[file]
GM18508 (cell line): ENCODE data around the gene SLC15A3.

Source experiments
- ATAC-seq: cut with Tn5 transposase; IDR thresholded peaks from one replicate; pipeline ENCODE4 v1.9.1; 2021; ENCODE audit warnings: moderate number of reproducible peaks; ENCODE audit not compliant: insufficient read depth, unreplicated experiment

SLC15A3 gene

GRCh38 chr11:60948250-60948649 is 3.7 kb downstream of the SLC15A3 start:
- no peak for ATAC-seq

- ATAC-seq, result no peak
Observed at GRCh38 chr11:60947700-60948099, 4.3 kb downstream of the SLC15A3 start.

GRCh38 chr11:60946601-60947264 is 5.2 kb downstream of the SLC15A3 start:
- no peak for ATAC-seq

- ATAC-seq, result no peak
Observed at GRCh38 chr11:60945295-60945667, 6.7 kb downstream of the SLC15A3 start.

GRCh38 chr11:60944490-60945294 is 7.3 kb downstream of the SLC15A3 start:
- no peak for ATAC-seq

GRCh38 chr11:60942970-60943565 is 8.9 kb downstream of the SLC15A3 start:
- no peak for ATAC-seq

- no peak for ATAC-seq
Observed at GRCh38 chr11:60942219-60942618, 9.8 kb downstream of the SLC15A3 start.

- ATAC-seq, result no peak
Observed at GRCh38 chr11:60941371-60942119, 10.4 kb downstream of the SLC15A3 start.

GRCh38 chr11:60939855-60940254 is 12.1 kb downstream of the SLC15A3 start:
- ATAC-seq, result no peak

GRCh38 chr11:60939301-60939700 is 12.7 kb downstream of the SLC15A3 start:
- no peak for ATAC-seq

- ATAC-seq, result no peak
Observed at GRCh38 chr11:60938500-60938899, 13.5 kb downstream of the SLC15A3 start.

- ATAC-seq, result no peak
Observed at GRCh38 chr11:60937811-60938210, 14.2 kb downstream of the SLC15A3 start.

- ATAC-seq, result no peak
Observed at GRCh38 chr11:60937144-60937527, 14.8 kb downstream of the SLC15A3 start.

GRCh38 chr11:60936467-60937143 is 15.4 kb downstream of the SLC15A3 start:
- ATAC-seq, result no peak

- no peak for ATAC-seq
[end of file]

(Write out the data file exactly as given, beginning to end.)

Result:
GM18508 (cell line): ENCODE data around the gene SLC15A3.

Source experiments
- ATAC-seq: cut with Tn5 transposase; IDR thresholded peaks from one replicate; pipeline ENCODE4 v1.9.1; 2021; ENCODE audit warnings: moderate number of reproducible peaks; ENCODE audit not compliant: insufficient read depth, unreplicated experiment

SLC15A3 gene

GRCh38 chr11:60948250-60948649 is 3.7 kb downstream of the SLC15A3 start:
- no peak for ATAC-seq

- ATAC-seq, result no peak
Observed at GRCh38 chr11:60947700-60948099, 4.3 kb downstream of the SLC15A3 start.

GRCh38 chr11:60946601-60947264 is 5.2 kb downstream of the SLC15A3 start:
- no peak for ATAC-seq

- ATAC-seq, result no peak
Observed at GRCh38 chr11:60945295-60945667, 6.7 kb downstream of the SLC15A3 start.

GRCh38 chr11:60944490-60945294 is 7.3 kb downstream of the SLC15A3 start:
- no peak for ATAC-seq

GRCh38 chr11:60942970-60943565 is 8.9 kb downstream of the SLC15A3 start:
- no peak for ATAC-seq

- no peak for ATAC-seq
Observed at GRCh38 chr11:60942219-60942618, 9.8 kb downstream of the SLC15A3 start.

- ATAC-seq, result no peak
Observed at GRCh38 chr11:60941371-60942119, 10.4 kb downstream of the SLC15A3 start.

GRCh38 chr11:60939855-60940254 is 12.1 kb downstream of the SLC15A3 start:
- ATAC-seq, result no peak

GRCh38 chr11:60939301-60939700 is 12.7 kb downstream of the SLC15A3 start:
- no peak for ATAC-seq

- ATAC-seq, result no peak
Observed at GRCh38 chr11:60938500-60938899, 13.5 kb downstream of the SLC15A3 start.

- ATAC-seq, result no peak
Observed at GRCh38 chr11:60937811-60938210, 14.2 kb downstream of the SLC15A3 start.

- ATAC-seq, result no peak
Observed at GRCh38 chr11:60937144-60937527, 14.8 kb downstream of the SLC15A3 start.

GRCh38 chr11:60936467-60937143 is 15.4 kb downstream of the SLC15A3 start:
- ATAC-seq, result no peak

- no peak for ATAC-seq